Okay, maybe not everything … but I learned some important stuff about UX Design …
Waiting tables. It’s one of those jobs that a lot of people get in college, either to supplement income or when they’re in a place of transition. For some, it’s a short stint before moving on to other things, but others choose to stay in the service industry for a variety of reasons.
Serving has a lot of perks: The money is decent, the hours can be flexible, and depending on the restaurant, you get to eat some pretty amazing food for free. No one begins waiting tables with the goal to build life-skills, but the skills acquired while waiting tables can be tremendously valuable. In fact, I think everyone should try it for some period of time (which brings me to my point).
While my job as a user experience designer requires a lot of specialized knowledge, many of the core facets of my work are things I picked up in my younger days as a waiter. Here are a few:
Different Users Want Different Things
This is the basis of the restaurant business–and also interaction design. The essence of both experiences is navigating a menu, selecting what you want and consuming your chosen fare.
No two users are exactly the same. We do our best to provide an experience that offers exactly what they’re looking for. And, if we’re doing our jobs well, going above and beyond their expectations to ensure they’ll come back, they’ll return and ideally bring their friends with them.
In the restaurant business, the payoff for providing a delightful experience is pretty direct: better service equals a better tip–and more money in your pocket. In web design, there are a few more layers, but the payoff is still obvious: key performance indicators are achieved, conversion rates go up and clients are pleased. They’ll come back to you for more work and refer you to others, bringing a steady stream of work and money your way.
Know What You’re Serving
How do you cater to a diverse group of people and provide a tailored experience under the same roof, with the same ingredients? Well first of all, you need to understand what you’re serving.
If folks have dietary concerns, or are looking for guidance on a good beer or wine to pair with their food, you’re going to have a hard time providing a recommendation if you aren’t intimately familiar with the menu.
Similarly, in order to steward a brand’s digital experience, you need to understand exactly what they’re offering and what their business needs are. Just like a thoughtful server should try everything on the menu at least once, it’s important for agencies to immerse themselves in a brand for a period of time. Chefs may be too proud (or too critical) of their own food to have an objective take on the quality, but your status as an intermediary between the kitchen and the table allows for a more balanced point-of-view. An educated server knows the menu’s strengths and challenges, which informs how to sell it.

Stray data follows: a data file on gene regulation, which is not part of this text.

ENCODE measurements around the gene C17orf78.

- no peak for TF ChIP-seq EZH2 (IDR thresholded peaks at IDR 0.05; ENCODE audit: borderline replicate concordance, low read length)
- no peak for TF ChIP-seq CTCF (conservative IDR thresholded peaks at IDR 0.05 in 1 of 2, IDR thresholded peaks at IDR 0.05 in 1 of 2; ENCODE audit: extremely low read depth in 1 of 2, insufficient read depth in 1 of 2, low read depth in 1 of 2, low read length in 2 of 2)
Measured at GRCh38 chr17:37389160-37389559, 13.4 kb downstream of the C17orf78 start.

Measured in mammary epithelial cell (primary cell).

Identifying Personas and Use Cases
We know that different patrons have different needs, and we know the selection of dishes that we can offer them. Next, it’s important to understand more about what their specific needs are and why they’re your captive audience.
A baseline need has been established: they’re hungry. But are they looking for a four-course meal, a light appetizer or, perhaps, drinks and desert? And, what kind of timeframe are you working with?
Quickly identifying your types of clientele and steering them in the right direction is essential. If you’re catering to a family of five with small children, you’ll likely want to fast-track their order as and provide crayons to keep hungry kids happy while they’re waiting. Meanwhile, a couple celebrating their anniversary over dinner will likely want a very different dining experience.
Web design is much of the same: identifying users’ behavior and motivations, which allow you to design to their needs. If the majority of users are interested in a single piece of content, then it might make sense to have that content on the homepage. User research, analytics, and all-important common sense enable us to build a better product. By knowing the audience personas with can provide that extra layer of surprise and delight.
The Importance of Internal + External Communication
If there’s any skill required to wait tables effectively, it’s communication. Your primary tasks include speaking clearly to your tables, making folks feel comfortable and helping them know what to expect. If there are are any special menu items or items out of stock, better to let your guests know early (before they have their hearts set on something they can’t have).